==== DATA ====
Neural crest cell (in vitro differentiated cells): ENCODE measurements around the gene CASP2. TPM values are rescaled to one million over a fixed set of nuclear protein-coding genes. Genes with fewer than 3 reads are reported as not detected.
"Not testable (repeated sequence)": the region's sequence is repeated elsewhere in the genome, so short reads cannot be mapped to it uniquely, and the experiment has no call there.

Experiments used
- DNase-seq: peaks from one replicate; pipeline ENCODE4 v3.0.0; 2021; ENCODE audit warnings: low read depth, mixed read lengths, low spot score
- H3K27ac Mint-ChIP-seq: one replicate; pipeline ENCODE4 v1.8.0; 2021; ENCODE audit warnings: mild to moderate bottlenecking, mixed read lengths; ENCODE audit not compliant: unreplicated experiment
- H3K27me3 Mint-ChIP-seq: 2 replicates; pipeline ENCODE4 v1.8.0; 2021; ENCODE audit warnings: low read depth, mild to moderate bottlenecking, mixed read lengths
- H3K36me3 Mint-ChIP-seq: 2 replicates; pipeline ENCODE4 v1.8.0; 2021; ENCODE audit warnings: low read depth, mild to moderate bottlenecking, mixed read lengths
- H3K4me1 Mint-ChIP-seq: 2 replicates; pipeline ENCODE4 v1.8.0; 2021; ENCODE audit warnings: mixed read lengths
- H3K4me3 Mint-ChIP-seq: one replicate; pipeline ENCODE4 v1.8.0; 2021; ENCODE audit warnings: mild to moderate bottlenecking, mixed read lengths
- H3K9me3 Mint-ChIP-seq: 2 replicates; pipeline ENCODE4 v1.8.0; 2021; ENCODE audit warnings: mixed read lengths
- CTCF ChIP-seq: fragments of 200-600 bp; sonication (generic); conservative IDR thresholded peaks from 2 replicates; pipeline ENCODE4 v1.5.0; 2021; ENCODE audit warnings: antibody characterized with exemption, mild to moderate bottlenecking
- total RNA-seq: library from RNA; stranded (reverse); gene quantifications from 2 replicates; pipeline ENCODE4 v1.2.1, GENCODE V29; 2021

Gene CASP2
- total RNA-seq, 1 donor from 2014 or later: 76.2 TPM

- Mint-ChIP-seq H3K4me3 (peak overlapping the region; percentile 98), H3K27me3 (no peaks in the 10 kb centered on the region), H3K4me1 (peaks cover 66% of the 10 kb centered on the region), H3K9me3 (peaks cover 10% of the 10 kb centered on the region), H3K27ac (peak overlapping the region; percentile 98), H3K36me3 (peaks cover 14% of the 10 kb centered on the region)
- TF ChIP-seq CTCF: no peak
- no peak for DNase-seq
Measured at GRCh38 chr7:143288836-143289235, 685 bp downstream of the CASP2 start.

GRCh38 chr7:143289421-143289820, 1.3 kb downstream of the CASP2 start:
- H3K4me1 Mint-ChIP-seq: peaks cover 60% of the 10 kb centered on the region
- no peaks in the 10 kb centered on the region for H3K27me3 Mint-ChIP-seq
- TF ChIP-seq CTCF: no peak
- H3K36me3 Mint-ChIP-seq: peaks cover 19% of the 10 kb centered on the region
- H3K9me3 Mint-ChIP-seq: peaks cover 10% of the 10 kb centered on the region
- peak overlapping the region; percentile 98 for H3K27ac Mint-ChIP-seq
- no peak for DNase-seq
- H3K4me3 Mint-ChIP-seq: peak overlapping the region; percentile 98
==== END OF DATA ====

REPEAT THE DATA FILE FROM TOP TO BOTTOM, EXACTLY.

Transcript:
Neural crest cell (in vitro differentiated cells): ENCODE measurements around the gene CASP2. TPM values are rescaled to one million over a fixed set of nuclear protein-coding genes. Genes with fewer than 3 reads are reported as not detected.
"Not testable (repeated sequence)": the region's sequence is repeated elsewhere in the genome, so short reads cannot be mapped to it uniquely, and the experiment has no call there.

Experiments used
- DNase-seq: peaks from one replicate; pipeline ENCODE4 v3.0.0; 2021; ENCODE audit warnings: low read depth, mixed read lengths, low spot score
- H3K27ac Mint-ChIP-seq: one replicate; pipeline ENCODE4 v1.8.0; 2021; ENCODE audit warnings: mild to moderate bottlenecking, mixed read lengths; ENCODE audit not compliant: unreplicated experiment
- H3K27me3 Mint-ChIP-seq: 2 replicates; pipeline ENCODE4 v1.8.0; 2021; ENCODE audit warnings: low read depth, mild to moderate bottlenecking, mixed read lengths
- H3K36me3 Mint-ChIP-seq: 2 replicates; pipeline ENCODE4 v1.8.0; 2021; ENCODE audit warnings: low read depth, mild to moderate bottlenecking, mixed read lengths
- H3K4me1 Mint-ChIP-seq: 2 replicates; pipeline ENCODE4 v1.8.0; 2021; ENCODE audit warnings: mixed read lengths
- H3K4me3 Mint-ChIP-seq: one replicate; pipeline ENCODE4 v1.8.0; 2021; ENCODE audit warnings: mild to moderate bottlenecking, mixed read lengths
- H3K9me3 Mint-ChIP-seq: 2 replicates; pipeline ENCODE4 v1.8.0; 2021; ENCODE audit warnings: mixed read lengths
- CTCF ChIP-seq: fragments of 200-600 bp; sonication (generic); conservative IDR thresholded peaks from 2 replicates; pipeline ENCODE4 v1.5.0; 2021; ENCODE audit warnings: antibody characterized with exemption, mild to moderate bottlenecking
- total RNA-seq: library from RNA; stranded (reverse); gene quantifications from 2 replicates; pipeline ENCODE4 v1.2.1, GENCODE V29; 2021

Gene CASP2
- total RNA-seq, 1 donor from 2014 or later: 76.2 TPM

- Mint-ChIP-seq H3K4me3 (peak overlapping the region; percentile 98), H3K27me3 (no peaks in the 10 kb centered on the region), H3K4me1 (peaks cover 66% of the 10 kb centered on the region), H3K9me3 (peaks cover 10% of the 10 kb centered on the region), H3K27ac (peak overlapping the region; percentile 98), H3K36me3 (peaks cover 14% of the 10 kb centered on the region)
- TF ChIP-seq CTCF: no peak
- no peak for DNase-seq
Measured at GRCh38 chr7:143288836-143289235, 685 bp downstream of the CASP2 start.

GRCh38 chr7:143289421-143289820, 1.3 kb downstream of the CASP2 start:
- H3K4me1 Mint-ChIP-seq: peaks cover 60% of the 10 kb centered on the region
- no peaks in the 10 kb centered on the region for H3K27me3 Mint-ChIP-seq
- TF ChIP-seq CTCF: no peak
- H3K36me3 Mint-ChIP-seq: peaks cover 19% of the 10 kb centered on the region
- H3K9me3 Mint-ChIP-seq: peaks cover 10% of the 10 kb centered on the region
- peak overlapping the region; percentile 98 for H3K27ac Mint-ChIP-seq
- no peak for DNase-seq
- H3K4me3 Mint-ChIP-seq: peak overlapping the region; percentile 98